Mountains & Rocks
Page Type: Mountain/Rock
California, United States, North America
36.58090°N / 118.2443°W
Trad Climbing, Sport Climbing
Spring, Summer, Fall, Winter
8980 ft / 2737 m
Created/Edited: Jul 30, 2010 / Jul 30, 2010
Object ID: 643366
Page Score: 89.01%
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Chicken Ranch is the name of a rock formation on the lower slopes of Mount Whitney in the Sierra Nevada Range, California.
During the summer months when temperatures in the The Alabama Hills soar to over 100 degrees, Chicken Ranch provides a great escape for those looking for a day of clipping bolts. This formation is at an elevation of nearly 9000 feet. That, in addition to being northwest facing, the crag stays in the shade for the good part of the day. The approach is a bit rough and very steep with a faint trail, if you can find it, but it stays in the shade of huge pine trees. Note: I'll do my best to describe the approach in the "How To Get There Section." The approach to Chicken Ranch may be a bit confusing the first time, but when you get there the views become breathtaking. You have the typical Sierra forest below your feet and the granite walls above them. The view of the all time awe-inspiring Whitney Portal Buttress across the valley becomes something to behold.
Whitney Portal Buttress seen from the base of Chicken Ranch
Snow Plant Chicken Ranch is mostly about slab climbing on solid granite rock. Most routes are bolted and they have their own anchors. Some of the routes require supplemental gear for protection. Bring a rack starting with the smallest nuts to a five inch cam. Many of the routes are pretty long and some require two raps to get down. A few of the routes are two pitches long. Looking at the 5.10 ratings on most of the routes gives you a feeling that this is an area for moderate level climbing. Don't let that fool you. This is no Owns Gorge. Unless you are a friction master, Chicken Ranch can be a serious area. All you need to do is to look at the names of the climbers who did most of the work to develop this area. To name just two of the climbers, Johnny Woodward and Rob Raker with international reputation.
Note: For full description of Snow Plants by Mountaingazelle click on the link:
Select Routes of Chicken Ranch
|1||Dinty Moore, 5.8, standard rack, wide pro, anchor|
|2||Stop Me Before I drill Again, 10a, two pitches, bolts, anchor|
|3||Are We There Yet?, 10c, bolts and small gear, long pitch to anchor|
|4||Mulligan Stew, 10b, two pitches, bolts, anchor|
|5||Castaway, 10c, bolts, anchor|
|6||Stand And Deliver, 10b, bolts, anchor|
|7||Blackened Chicken, 10d, bolts and gear, anchor|
|8||Runnin With Kid's Scissors, 10b, bolts and small pro, anchor|
How to get there
View from the baseFrom the town of Lone Pine on Highway 395, California, take the Whitney Portal Road at the only traffic light in town. Drive some thirteen miles to Whitney Portal. You will find the trailhead for Mount Whitney and a pond here. From the lower parking lot and across from the pond you will find a wooden bridge across Lone Pine Creek. Cross the creek and walk to a very large log lying on its side in a small clearing. This log will be your landmark for your return to the bridge.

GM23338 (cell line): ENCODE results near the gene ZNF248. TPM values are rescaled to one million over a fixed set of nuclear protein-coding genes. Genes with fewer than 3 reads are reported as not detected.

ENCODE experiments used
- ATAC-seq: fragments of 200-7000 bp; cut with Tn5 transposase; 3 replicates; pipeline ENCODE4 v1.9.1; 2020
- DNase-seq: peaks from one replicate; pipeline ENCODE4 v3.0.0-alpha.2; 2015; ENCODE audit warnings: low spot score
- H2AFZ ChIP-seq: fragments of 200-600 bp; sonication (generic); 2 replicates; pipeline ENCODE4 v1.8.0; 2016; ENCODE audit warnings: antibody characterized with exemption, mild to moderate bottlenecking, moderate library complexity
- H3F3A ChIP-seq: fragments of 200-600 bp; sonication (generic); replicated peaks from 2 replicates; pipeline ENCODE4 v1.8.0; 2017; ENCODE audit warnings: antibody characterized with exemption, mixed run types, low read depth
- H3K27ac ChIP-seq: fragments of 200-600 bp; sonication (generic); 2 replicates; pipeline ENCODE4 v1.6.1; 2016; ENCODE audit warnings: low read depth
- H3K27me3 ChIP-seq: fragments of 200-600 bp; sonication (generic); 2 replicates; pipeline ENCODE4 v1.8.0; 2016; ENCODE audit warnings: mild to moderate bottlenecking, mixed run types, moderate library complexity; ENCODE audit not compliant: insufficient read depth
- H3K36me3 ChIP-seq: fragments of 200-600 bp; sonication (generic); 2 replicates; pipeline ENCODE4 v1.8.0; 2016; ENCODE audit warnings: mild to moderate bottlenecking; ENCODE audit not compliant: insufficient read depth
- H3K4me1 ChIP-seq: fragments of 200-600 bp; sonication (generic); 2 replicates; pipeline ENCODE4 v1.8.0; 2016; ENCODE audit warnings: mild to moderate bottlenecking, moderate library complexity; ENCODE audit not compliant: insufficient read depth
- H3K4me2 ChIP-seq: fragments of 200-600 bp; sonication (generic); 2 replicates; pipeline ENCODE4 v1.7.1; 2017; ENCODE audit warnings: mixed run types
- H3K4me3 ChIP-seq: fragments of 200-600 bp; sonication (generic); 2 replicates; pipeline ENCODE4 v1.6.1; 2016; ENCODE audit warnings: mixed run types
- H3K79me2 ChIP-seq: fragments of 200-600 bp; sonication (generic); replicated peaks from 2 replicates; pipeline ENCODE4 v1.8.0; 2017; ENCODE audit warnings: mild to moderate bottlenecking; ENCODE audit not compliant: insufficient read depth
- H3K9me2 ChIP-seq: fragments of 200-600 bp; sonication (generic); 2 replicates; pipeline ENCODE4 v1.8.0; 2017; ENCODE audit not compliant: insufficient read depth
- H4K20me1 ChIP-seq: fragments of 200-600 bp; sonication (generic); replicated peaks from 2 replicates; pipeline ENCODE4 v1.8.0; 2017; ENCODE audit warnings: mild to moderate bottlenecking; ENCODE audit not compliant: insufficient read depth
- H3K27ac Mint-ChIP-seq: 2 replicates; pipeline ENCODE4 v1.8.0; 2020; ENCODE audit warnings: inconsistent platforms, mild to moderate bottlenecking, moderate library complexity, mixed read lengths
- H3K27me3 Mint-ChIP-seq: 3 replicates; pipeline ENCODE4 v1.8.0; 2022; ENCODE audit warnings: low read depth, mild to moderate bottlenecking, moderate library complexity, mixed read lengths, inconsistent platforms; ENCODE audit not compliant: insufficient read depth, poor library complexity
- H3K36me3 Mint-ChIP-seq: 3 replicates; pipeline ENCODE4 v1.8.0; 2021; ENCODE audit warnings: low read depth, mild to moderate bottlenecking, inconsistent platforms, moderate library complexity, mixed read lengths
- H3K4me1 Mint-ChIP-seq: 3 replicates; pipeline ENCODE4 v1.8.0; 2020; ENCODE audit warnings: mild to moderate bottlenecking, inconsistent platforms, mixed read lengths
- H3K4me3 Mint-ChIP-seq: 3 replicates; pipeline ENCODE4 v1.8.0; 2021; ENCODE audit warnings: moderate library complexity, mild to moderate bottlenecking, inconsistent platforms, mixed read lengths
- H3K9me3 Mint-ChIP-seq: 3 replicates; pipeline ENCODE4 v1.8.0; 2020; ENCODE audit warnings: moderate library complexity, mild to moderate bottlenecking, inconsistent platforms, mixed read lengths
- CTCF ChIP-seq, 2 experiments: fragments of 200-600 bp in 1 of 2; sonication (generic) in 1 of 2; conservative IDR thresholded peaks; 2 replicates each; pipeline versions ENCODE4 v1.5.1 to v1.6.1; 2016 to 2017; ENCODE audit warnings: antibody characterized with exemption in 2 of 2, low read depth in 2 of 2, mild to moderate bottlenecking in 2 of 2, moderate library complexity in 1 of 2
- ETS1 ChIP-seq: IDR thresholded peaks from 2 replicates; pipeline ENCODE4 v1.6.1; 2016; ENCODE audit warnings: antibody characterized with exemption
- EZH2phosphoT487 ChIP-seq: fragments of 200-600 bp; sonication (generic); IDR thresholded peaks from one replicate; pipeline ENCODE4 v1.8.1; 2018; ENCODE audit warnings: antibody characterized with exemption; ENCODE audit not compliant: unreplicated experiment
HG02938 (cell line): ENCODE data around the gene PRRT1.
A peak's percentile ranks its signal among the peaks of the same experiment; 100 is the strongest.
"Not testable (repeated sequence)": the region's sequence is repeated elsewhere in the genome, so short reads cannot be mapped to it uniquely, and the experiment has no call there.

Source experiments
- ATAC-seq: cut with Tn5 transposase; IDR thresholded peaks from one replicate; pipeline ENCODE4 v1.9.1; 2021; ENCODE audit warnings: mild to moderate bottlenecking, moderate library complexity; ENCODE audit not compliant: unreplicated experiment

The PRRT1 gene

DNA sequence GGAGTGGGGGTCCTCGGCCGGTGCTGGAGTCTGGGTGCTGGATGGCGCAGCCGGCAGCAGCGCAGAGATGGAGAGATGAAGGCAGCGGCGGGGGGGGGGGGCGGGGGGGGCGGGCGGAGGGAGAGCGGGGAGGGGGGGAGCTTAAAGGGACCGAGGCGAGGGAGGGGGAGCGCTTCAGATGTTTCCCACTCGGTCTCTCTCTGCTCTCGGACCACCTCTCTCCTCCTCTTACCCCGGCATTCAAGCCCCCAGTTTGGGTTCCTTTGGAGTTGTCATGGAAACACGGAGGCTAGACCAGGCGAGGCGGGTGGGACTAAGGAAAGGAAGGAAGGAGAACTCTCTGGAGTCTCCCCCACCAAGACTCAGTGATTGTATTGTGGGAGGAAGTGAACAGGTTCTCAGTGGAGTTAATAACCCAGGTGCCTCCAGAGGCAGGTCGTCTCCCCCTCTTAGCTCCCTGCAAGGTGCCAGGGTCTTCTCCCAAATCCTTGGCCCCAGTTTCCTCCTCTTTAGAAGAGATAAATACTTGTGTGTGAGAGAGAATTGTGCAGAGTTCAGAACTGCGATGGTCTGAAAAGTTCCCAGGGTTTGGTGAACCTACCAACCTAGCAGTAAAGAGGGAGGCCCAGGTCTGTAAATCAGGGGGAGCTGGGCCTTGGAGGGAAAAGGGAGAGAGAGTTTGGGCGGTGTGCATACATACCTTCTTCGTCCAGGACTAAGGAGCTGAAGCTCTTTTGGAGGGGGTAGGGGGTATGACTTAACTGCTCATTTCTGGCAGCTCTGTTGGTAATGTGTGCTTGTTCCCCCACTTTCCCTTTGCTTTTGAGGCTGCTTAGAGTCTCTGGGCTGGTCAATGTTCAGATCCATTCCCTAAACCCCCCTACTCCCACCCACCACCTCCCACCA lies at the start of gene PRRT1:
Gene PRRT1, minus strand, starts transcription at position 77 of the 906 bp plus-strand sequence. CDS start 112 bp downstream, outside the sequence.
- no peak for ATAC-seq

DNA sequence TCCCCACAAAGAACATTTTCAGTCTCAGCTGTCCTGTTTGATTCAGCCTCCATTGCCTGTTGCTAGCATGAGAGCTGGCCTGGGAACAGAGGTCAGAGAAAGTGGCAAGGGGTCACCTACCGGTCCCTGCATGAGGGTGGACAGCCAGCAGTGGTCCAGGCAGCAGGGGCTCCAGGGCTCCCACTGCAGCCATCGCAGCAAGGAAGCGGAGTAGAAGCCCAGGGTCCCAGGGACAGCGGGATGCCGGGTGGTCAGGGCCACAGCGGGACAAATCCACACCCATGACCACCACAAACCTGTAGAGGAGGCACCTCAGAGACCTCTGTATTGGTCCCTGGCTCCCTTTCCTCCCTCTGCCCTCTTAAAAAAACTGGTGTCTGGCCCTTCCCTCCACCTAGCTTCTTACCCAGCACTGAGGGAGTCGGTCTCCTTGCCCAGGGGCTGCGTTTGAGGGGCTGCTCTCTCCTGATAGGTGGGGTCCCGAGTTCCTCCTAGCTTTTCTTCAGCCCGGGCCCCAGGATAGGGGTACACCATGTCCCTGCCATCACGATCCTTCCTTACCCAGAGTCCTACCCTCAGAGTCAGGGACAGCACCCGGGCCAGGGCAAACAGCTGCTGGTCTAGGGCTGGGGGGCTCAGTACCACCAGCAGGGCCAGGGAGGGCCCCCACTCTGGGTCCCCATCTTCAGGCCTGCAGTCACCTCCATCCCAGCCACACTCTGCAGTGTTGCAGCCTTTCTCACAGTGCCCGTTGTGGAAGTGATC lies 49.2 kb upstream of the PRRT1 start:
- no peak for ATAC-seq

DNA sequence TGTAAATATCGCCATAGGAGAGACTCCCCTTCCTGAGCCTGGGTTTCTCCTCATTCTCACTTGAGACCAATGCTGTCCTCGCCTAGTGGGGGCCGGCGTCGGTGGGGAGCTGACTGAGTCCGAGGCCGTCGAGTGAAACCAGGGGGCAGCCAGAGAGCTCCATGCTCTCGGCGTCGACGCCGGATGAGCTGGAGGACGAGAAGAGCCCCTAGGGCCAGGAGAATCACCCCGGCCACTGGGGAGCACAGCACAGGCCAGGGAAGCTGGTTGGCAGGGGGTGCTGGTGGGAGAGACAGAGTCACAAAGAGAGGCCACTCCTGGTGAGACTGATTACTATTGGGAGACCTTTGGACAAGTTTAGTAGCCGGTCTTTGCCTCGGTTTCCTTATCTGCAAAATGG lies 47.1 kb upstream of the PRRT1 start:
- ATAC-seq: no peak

From the log try to pick out a very faint trail going up a steep hillside paralleling the creek. After about fifteen minutes you will come to a steel pipe and a natural spring with a plaque mounted onto a rock. After the spring, head up and left toward the rock walls to your left. After reaching the rock wall, you need to use your imagination as to where Chicken Ranch may be. If you are by some very steep and convoluted walls you are still too low. Hug the rocks and head further up the hill until you see the continuous slabs of rock. Look for the pedestal as seen on the photos on this page.
Camping Although many parties camp within the parking areas of the Alabama Hills, this practice is highly discouraged. The area suffers from mismanaged campsites and blackened caves. There are two campgrounds very close to the Alabama Hills. Lone Pine Campground is further up the road on Whitney Portal Road, and Tuttle Creek Campground is within a few miles up Horseshoe Meadow Road.
If you don't mind driving another fifty miles, there are many campgrounds along Bishop Creek just to the west of Bishop. There are also many places in The Buttermilks area that are close to a creek that are suitable for camping. Please do not camp in The Buttermilks bouldering area. That area is very crowded and is suffering from the impact unregulated camping has caused.
The following links should help finding a good campsite
Horton Creek Campground
Rock Creek Canyon
Inyo National Forest
Bishop Creek and vicinity camping
External LinksSnow Plants
Sierra Nevada Range
The Alabama Hills